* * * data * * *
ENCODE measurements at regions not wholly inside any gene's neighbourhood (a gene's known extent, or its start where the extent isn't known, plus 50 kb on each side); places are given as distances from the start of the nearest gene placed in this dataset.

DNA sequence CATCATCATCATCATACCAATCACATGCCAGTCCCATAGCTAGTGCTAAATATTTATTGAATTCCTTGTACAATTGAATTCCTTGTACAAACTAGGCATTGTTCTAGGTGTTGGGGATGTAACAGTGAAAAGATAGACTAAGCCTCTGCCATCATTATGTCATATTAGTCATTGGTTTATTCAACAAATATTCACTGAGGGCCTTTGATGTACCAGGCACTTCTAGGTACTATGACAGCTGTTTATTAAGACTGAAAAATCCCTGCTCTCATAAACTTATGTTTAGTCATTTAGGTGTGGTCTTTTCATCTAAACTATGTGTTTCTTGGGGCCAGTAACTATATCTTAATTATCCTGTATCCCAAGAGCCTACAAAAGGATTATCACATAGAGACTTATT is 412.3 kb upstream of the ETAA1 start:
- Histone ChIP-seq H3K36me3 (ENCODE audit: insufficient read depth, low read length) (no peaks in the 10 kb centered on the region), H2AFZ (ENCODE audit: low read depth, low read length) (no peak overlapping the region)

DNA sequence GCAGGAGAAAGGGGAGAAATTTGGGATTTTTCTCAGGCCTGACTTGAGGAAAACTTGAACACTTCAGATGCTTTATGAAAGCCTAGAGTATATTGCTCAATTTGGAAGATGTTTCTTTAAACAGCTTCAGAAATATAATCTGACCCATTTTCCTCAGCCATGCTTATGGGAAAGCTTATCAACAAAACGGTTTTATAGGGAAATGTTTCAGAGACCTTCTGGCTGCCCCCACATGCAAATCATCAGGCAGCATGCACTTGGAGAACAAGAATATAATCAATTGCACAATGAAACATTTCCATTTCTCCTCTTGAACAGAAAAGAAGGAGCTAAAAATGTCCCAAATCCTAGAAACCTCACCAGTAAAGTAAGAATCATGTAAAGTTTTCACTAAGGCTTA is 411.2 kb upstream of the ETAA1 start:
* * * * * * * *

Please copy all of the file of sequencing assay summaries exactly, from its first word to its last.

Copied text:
ENCODE measurements at regions not wholly inside any gene's neighbourhood (a gene's known extent, or its start where the extent isn't known, plus 50 kb on each side); places are given as distances from the start of the nearest gene placed in this dataset.

DNA sequence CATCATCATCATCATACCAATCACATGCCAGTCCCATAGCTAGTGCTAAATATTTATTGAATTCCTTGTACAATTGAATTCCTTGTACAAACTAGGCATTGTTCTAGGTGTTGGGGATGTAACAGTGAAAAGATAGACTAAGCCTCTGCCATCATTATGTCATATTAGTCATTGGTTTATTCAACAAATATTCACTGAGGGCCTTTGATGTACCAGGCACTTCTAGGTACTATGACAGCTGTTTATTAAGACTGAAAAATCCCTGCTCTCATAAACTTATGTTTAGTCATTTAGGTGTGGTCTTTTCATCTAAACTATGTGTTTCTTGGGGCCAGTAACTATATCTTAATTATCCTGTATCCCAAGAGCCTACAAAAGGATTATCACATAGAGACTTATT is 412.3 kb upstream of the ETAA1 start:
- Histone ChIP-seq H3K36me3 (ENCODE audit: insufficient read depth, low read length) (no peaks in the 10 kb centered on the region), H2AFZ (ENCODE audit: low read depth, low read length) (no peak overlapping the region)

DNA sequence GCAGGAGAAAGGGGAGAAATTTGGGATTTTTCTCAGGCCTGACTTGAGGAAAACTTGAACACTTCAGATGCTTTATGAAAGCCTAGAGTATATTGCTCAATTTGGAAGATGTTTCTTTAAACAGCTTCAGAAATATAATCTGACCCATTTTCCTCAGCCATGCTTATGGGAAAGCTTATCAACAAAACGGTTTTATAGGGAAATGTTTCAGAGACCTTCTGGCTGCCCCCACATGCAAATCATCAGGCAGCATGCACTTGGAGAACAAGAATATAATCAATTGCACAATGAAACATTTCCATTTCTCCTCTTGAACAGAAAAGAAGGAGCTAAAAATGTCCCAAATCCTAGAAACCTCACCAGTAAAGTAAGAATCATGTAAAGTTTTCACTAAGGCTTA is 411.2 kb upstream of the ETAA1 start: